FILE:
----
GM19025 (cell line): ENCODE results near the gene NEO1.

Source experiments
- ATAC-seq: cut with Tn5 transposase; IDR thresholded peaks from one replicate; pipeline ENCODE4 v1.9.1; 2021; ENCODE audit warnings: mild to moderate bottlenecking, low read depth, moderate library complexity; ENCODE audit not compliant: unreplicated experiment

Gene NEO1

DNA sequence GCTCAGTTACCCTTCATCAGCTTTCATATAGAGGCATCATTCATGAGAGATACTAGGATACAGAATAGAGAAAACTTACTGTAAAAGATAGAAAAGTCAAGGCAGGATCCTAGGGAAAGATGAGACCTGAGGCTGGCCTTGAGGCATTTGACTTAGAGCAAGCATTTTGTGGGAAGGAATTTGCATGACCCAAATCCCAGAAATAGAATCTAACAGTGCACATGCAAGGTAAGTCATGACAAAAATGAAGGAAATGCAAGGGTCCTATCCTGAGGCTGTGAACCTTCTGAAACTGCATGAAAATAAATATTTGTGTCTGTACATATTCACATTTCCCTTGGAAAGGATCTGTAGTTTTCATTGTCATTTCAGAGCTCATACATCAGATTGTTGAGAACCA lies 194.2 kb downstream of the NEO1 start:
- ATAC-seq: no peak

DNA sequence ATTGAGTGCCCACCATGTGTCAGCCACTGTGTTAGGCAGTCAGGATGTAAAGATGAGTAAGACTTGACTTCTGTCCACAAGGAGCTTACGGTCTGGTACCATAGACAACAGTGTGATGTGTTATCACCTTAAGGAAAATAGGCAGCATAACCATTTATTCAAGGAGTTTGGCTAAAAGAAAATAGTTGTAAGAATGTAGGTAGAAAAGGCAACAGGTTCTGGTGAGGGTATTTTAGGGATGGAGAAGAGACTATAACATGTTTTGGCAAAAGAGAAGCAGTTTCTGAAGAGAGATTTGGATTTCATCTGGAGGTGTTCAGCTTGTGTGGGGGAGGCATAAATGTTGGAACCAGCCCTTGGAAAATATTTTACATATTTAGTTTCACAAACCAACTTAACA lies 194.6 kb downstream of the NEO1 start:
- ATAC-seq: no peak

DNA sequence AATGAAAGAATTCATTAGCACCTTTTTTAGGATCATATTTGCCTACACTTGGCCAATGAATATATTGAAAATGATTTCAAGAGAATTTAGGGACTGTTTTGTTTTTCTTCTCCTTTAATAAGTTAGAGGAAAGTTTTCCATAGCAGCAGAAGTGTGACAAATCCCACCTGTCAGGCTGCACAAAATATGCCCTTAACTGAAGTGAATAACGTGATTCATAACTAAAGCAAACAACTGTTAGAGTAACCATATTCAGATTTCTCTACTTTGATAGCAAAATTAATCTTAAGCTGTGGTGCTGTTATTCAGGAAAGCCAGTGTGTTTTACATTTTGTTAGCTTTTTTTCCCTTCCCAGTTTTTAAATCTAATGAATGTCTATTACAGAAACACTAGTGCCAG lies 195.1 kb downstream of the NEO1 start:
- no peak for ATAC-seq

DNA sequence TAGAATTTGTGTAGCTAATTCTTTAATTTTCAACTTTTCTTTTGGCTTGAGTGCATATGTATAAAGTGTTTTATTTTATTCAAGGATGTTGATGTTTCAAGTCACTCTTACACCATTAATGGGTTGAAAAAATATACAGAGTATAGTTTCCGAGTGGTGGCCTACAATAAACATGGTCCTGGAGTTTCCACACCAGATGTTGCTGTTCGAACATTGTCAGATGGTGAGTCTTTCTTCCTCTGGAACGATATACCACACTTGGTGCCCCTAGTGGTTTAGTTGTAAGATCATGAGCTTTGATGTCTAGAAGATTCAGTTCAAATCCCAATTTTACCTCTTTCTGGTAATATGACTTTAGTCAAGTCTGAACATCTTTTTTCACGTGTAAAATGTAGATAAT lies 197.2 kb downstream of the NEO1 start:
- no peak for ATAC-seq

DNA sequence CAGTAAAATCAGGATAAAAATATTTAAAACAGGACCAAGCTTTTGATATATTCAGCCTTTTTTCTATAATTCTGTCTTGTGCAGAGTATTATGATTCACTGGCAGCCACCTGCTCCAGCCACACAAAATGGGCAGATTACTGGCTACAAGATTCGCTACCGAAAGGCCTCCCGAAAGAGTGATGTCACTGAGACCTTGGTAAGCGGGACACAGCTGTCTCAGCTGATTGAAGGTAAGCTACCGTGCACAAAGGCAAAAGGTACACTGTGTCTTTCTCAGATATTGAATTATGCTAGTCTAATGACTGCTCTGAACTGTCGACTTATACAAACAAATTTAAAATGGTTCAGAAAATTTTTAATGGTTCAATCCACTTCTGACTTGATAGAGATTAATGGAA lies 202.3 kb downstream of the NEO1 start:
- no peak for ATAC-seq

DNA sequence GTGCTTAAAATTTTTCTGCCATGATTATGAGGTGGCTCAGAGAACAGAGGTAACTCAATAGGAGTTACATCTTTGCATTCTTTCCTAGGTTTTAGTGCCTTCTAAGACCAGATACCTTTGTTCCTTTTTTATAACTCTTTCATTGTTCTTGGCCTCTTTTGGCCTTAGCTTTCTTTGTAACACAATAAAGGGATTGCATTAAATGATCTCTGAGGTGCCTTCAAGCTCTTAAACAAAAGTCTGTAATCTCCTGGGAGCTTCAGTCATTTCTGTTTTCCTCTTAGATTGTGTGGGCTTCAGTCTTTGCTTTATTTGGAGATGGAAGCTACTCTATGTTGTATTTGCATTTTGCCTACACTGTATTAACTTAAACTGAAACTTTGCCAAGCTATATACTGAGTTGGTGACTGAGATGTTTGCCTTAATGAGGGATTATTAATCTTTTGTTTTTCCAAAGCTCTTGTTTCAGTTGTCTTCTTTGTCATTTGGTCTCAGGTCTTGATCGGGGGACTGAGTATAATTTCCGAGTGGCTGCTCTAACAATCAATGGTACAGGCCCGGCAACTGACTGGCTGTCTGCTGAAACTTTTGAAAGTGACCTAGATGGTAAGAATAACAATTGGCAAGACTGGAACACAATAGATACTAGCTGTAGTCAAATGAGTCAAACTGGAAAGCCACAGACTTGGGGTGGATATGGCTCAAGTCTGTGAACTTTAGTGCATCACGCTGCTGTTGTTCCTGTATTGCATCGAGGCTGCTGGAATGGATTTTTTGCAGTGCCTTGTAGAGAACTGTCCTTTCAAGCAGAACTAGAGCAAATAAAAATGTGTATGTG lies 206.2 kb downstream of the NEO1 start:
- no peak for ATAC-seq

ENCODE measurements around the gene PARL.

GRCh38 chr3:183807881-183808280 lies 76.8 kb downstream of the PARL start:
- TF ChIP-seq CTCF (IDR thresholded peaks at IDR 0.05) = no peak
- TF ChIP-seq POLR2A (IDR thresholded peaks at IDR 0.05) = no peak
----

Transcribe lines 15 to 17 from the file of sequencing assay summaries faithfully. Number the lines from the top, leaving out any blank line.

DNA sequence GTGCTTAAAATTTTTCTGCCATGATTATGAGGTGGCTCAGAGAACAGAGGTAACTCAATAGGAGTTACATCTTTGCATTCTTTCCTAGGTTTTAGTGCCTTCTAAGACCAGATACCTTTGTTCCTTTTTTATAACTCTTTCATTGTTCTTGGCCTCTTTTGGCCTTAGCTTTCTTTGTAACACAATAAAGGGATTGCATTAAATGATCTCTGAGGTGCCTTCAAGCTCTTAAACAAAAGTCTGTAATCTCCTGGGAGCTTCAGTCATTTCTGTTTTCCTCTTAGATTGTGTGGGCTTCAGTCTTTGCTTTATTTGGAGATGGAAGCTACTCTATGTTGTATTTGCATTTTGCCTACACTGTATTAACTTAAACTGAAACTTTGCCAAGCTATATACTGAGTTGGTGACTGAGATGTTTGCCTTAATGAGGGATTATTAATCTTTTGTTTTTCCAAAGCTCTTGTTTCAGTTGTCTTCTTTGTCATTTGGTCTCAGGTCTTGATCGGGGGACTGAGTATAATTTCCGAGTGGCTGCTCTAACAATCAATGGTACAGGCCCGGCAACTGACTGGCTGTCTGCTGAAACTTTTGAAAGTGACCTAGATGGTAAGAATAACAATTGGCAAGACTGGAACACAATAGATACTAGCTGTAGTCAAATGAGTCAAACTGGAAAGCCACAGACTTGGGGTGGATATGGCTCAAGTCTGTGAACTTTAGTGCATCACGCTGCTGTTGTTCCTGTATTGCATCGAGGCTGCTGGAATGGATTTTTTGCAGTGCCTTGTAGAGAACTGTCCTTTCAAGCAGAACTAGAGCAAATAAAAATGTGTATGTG lies 206.2 kb downstream of the NEO1 start:
- no peak for ATAC-seq

ENCODE measurements around the gene PARL.